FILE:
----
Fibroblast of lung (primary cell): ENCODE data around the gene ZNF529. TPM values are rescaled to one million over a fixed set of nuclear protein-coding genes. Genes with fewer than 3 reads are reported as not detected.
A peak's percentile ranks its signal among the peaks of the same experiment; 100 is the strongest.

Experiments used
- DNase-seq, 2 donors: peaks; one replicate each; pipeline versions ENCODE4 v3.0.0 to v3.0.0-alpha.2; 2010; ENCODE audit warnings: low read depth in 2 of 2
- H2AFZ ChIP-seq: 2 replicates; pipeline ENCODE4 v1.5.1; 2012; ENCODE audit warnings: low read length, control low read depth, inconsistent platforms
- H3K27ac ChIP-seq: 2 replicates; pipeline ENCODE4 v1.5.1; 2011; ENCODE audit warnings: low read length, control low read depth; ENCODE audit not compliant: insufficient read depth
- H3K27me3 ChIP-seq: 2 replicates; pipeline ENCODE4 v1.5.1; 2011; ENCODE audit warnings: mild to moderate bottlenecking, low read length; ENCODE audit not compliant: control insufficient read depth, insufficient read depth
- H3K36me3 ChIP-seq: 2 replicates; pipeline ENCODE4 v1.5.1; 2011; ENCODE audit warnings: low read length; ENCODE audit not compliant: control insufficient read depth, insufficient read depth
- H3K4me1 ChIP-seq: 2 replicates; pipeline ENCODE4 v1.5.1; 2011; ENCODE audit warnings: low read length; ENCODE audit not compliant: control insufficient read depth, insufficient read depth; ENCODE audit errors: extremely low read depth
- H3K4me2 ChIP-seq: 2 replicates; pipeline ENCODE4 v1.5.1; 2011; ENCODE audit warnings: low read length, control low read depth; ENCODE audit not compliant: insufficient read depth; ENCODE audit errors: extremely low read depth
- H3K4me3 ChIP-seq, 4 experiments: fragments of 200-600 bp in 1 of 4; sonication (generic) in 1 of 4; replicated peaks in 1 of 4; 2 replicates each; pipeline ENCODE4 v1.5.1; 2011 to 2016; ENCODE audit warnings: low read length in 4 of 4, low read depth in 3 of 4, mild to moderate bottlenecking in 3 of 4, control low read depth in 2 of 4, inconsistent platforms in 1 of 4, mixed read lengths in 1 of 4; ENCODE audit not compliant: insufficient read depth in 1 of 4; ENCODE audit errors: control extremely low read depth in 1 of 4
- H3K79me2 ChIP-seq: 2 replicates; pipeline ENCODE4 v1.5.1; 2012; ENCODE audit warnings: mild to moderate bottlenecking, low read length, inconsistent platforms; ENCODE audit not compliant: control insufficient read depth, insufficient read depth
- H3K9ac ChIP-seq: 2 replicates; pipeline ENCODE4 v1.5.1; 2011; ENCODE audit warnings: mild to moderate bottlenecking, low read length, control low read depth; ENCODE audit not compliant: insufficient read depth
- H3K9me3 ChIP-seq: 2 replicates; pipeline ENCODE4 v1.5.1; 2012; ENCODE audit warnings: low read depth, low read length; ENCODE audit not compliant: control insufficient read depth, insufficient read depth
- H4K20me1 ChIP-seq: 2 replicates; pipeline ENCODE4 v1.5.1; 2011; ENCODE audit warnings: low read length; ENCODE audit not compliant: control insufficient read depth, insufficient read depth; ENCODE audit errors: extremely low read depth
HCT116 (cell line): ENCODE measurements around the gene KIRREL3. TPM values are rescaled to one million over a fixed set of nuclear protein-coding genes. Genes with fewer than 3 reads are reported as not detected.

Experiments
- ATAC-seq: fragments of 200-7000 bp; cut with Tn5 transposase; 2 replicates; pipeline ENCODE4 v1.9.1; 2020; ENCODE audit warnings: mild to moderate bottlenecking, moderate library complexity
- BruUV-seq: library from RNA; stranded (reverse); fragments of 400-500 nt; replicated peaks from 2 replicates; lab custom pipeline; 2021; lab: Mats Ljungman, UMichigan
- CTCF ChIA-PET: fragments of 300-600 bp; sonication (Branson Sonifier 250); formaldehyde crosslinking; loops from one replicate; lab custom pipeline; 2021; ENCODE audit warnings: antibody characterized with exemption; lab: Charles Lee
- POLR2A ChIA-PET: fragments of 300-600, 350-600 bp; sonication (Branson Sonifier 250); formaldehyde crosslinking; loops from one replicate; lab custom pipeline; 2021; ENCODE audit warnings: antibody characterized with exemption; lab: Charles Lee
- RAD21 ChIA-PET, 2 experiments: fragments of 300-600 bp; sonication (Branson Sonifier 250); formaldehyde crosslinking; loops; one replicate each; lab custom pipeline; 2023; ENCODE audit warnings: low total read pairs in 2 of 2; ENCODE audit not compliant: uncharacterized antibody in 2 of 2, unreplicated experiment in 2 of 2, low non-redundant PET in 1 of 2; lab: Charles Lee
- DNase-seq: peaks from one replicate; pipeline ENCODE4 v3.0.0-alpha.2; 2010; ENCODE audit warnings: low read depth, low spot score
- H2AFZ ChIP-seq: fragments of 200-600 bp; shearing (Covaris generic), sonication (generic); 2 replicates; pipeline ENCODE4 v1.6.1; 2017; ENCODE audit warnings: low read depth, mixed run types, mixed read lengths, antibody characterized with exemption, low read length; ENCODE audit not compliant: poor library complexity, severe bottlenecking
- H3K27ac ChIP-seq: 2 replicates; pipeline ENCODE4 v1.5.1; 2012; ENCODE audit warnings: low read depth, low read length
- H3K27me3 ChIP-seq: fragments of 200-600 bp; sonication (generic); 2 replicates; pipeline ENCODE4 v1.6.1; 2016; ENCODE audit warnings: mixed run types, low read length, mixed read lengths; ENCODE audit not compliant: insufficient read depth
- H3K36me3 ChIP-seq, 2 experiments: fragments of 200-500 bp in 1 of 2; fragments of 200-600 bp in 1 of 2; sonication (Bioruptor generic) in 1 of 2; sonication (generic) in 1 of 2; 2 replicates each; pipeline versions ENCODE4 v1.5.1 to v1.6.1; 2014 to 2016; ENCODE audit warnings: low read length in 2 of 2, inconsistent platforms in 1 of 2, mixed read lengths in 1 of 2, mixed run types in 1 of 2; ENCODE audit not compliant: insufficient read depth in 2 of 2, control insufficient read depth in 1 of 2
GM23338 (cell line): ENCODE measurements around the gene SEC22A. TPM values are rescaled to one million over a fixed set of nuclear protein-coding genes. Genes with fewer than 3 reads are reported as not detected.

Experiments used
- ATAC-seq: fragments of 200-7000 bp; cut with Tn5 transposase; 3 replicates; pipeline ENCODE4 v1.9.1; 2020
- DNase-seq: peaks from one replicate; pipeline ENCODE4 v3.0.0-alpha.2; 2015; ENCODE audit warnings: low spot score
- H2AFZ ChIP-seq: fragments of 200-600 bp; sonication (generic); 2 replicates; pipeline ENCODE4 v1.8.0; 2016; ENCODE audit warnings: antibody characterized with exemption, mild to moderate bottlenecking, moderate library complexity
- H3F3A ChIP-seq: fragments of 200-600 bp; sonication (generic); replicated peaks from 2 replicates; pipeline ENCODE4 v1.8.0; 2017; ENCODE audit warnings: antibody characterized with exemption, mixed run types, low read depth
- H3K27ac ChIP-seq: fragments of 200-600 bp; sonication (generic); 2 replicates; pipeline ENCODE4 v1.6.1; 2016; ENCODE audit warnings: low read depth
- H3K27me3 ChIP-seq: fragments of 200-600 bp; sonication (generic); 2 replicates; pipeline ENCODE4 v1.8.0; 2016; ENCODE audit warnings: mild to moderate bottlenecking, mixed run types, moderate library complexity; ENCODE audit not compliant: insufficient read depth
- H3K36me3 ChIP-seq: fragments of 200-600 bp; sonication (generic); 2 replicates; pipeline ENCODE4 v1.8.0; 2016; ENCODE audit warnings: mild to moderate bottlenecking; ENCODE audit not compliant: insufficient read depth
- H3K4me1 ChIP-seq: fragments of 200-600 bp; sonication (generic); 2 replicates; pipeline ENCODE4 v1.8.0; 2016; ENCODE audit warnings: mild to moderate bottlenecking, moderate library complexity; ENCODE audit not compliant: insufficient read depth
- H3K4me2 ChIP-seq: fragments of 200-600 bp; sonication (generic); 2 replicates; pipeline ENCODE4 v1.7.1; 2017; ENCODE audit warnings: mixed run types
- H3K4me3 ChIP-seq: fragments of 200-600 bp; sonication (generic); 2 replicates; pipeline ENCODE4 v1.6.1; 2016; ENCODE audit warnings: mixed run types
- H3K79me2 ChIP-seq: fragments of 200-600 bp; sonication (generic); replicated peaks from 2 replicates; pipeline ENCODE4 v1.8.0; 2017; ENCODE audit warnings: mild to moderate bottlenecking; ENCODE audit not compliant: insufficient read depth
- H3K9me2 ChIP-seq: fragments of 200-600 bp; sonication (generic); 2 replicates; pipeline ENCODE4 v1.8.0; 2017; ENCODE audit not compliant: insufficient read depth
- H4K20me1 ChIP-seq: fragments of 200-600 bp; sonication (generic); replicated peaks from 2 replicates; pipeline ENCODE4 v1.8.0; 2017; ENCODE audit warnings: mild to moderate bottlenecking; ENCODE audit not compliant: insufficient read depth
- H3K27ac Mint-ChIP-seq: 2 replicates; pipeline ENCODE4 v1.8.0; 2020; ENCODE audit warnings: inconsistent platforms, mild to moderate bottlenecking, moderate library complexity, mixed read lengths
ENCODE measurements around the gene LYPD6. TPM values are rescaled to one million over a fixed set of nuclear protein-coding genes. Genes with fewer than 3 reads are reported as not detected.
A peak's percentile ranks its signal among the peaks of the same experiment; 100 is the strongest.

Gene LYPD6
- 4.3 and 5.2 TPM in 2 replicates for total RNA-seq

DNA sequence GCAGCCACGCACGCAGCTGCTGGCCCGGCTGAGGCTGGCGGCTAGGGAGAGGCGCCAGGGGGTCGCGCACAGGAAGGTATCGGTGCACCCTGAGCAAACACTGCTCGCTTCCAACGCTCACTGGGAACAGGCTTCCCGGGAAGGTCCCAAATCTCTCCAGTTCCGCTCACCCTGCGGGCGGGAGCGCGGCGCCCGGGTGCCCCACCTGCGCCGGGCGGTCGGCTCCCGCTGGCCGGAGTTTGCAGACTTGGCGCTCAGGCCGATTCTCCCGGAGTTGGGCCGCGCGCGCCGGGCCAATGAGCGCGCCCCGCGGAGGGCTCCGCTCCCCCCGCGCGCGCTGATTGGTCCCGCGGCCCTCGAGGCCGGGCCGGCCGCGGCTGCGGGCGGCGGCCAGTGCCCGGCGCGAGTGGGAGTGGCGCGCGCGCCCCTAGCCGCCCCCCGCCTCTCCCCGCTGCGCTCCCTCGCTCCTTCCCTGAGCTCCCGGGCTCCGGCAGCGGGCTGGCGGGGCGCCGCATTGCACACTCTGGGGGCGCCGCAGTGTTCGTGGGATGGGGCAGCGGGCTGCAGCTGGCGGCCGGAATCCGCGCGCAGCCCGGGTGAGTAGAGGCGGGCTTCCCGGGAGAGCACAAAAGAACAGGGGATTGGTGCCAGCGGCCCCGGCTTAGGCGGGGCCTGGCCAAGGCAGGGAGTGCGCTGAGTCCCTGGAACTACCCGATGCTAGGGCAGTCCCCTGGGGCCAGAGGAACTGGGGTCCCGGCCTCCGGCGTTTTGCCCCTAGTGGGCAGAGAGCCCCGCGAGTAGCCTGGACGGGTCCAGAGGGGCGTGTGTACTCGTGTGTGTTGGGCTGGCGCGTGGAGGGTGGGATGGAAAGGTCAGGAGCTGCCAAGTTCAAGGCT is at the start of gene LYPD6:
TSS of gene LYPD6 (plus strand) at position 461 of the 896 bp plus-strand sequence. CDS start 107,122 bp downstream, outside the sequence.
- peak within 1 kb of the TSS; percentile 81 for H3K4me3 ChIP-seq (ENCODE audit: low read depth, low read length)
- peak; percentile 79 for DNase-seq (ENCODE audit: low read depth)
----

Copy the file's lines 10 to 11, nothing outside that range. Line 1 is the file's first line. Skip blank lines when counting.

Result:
- H3K4me2 ChIP-seq: 2 replicates; pipeline ENCODE4 v1.5.1; 2011; ENCODE audit warnings: low read length, control low read depth; ENCODE audit not compliant: insufficient read depth; ENCODE audit errors: extremely low read depth
- H3K4me3 ChIP-seq, 4 experiments: fragments of 200-600 bp in 1 of 4; sonication (generic) in 1 of 4; replicated peaks in 1 of 4; 2 replicates each; pipeline ENCODE4 v1.5.1; 2011 to 2016; ENCODE audit warnings: low read length in 4 of 4, low read depth in 3 of 4, mild to moderate bottlenecking in 3 of 4, control low read depth in 2 of 4, inconsistent platforms in 1 of 4, mixed read lengths in 1 of 4; ENCODE audit not compliant: insufficient read depth in 1 of 4; ENCODE audit errors: control extremely low read depth in 1 of 4